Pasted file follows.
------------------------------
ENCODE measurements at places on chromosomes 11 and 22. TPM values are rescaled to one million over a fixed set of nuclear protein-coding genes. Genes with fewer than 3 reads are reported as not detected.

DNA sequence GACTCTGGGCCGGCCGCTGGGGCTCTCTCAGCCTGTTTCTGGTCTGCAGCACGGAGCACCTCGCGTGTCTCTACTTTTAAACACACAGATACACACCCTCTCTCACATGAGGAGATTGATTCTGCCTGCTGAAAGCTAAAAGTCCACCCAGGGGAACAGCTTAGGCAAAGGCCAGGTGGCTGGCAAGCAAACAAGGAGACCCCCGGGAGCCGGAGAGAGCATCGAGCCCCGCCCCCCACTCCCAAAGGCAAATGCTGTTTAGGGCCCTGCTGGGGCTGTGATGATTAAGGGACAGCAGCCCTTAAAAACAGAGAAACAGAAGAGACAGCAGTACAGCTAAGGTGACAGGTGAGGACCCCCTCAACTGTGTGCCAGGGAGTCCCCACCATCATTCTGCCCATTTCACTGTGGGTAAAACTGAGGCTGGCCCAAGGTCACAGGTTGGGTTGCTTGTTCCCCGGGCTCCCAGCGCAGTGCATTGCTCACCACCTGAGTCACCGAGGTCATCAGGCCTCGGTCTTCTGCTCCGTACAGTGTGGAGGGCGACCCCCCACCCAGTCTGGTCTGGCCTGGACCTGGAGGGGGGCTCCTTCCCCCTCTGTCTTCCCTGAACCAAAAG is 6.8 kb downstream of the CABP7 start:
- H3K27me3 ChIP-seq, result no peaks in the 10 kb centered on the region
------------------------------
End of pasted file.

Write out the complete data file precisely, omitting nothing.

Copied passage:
ENCODE measurements at places on chromosomes 11 and 22. TPM values are rescaled to one million over a fixed set of nuclear protein-coding genes. Genes with fewer than 3 reads are reported as not detected.

DNA sequence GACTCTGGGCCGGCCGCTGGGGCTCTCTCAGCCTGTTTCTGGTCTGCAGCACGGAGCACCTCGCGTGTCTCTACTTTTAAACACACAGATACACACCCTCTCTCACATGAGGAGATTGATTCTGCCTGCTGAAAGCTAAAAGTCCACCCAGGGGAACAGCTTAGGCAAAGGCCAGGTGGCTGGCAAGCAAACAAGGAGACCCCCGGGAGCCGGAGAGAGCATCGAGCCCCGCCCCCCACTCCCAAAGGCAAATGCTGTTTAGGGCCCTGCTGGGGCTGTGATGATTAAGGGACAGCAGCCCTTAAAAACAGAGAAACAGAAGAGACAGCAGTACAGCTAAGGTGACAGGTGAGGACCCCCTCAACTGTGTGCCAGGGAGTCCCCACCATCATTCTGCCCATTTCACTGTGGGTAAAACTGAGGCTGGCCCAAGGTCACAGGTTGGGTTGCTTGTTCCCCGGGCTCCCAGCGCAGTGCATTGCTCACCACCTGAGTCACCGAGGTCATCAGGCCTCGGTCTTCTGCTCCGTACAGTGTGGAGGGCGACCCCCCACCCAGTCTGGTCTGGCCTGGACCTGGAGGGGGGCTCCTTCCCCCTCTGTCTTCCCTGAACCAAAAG is 6.8 kb downstream of the CABP7 start:
- H3K27me3 ChIP-seq, result no peaks in the 10 kb centered on the region